Community groups have commended Byron Shire Council staff for incorporating many of the community’s concerns and wishes into the Draft (Urban) Residential Strategy released recently. President of Community Alliance for Byron Shire (CABS) Mathew O’Reilly and Brunswick Heads Progress Association member Patricia Warren are among those welcoming staff efforts.
However, the impacts of intense growth on infrastructure and communities have led to a call from Ballina MP Tamara Smith ‘to reduce the designated dwelling requirements for Byron Shire in the North Coast Regional Plan and ensure that Byron Shire is exempt from the proposed Low Rise Medium Density Code’.
Former Byron mayor Jan Barham supports the call, pointing out that the 25-year Far North Coast Strategy developed in 2006 defined Byron Shire’s additional dwelling requirement at 2,600 by 2031. Eighty-one per cent of that housing allocation had been filled by 2011, leading to the additional allocation of 3,150 new dwellings in the 2016–2036 Regional Plan for Byron Shire, meaning there will be an extra 5,620 dwellings above the 2006 level.
‘Effectively the state government has doubled our dwelling allocation since 2006 but not analysed the infrastructure and other constraints and impacts,’ said Ms Barham.
‘The Draft Byron Residential Strategy fails to analyse the infrastructure feasibility of meeting the dwelling allocation targets that are prescribed in the North Coast Regional Plan.
‘Prior to adopting this strategy Council must consider the infrastructure capabilities for growth. There are major concerns about the ability for upgrade of sewerage plants, water capabilities, and road networks to meet growth requirements set by the state.
‘It would be irresponsible to plan growth that’s impossible to meet sustainably owing to infrastructure limitations.’
Mr O’Reilly has also highlighted concerns over the potential development of land next to Mullumbimby, saying that while this ‘is low-hanging fruit that can achieve housing results in the short term without huge new infrastructure expenditure, the elephant in the room… is climate change, rising sea levels, and more extreme weather events.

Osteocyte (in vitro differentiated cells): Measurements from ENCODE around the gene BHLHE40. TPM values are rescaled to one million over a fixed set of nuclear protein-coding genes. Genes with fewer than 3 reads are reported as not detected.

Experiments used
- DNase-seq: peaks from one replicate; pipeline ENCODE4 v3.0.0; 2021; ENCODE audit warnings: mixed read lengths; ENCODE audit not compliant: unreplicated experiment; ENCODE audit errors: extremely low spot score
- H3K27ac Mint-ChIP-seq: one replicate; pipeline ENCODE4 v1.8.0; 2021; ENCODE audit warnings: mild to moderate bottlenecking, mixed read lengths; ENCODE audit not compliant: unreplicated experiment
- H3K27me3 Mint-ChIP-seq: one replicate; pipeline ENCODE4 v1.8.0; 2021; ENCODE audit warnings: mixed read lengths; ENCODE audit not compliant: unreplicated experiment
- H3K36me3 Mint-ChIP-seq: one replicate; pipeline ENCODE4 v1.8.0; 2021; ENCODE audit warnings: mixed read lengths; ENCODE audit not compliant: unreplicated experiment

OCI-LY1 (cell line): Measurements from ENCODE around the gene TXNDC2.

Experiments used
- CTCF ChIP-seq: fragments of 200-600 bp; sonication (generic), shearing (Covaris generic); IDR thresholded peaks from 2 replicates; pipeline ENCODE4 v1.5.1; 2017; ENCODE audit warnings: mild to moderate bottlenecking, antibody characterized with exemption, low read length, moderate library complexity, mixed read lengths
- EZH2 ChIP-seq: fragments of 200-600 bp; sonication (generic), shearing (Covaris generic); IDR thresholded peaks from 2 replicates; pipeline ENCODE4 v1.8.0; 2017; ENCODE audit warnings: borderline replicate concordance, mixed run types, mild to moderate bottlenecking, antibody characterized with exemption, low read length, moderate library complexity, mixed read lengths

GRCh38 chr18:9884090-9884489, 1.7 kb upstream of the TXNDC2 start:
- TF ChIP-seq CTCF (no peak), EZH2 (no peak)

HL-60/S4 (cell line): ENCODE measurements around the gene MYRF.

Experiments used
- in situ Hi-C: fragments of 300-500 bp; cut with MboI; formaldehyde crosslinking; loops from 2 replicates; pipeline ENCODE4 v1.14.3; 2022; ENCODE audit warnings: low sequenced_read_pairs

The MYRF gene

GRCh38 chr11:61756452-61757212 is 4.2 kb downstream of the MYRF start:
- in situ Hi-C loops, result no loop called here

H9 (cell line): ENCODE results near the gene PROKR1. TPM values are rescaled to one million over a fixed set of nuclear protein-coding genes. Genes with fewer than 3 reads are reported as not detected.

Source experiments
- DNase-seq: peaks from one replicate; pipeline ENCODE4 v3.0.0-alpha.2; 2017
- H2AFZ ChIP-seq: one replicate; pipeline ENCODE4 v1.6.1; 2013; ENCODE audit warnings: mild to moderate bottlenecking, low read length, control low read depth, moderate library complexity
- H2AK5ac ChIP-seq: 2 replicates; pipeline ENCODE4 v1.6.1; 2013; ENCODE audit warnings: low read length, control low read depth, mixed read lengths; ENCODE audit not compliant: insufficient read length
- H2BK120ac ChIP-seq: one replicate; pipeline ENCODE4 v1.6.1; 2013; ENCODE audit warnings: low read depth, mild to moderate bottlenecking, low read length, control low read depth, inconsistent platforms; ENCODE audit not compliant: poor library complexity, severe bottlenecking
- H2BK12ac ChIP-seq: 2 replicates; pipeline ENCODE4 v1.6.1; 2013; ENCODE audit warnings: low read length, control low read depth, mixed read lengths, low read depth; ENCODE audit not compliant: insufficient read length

‘Building on floodplains under these conditions does not seem like a wise idea.
‘The alternative long-term solution that Byron Shire and most of Australia will need to embrace is planned retreat,’ he said. ‘Planning for new population centres above rising sea levels will become a necessity rather than an option in future years.’
The value of Byron Shire as an iconic tourism destination, the concern that new residential housing will just become more short-term holiday letting, adding to infrastructure and community integrity issues, has led MP Tamara Smith to call for a one- to two-year pause on residential development in Byron Shire.
‘Byron Shire plays an important role for the state with its iconic tourism destination status,’ she said. ‘This needs to be considered in regional growth targets; it’s unacceptable to demand additional dwelling growth that may impact on the attraction and feasibility of both residential amenity and tourism.
‘Increased development will add pressure on already stressed infrastructure but will also change the character of the area and may impact on the tourism desirability,’ she said.
‘What we need is a complete pause on residential development for 1–2 years while we sort out how to pay for the roads and parks and amenities that we currently need, let alone future growth.’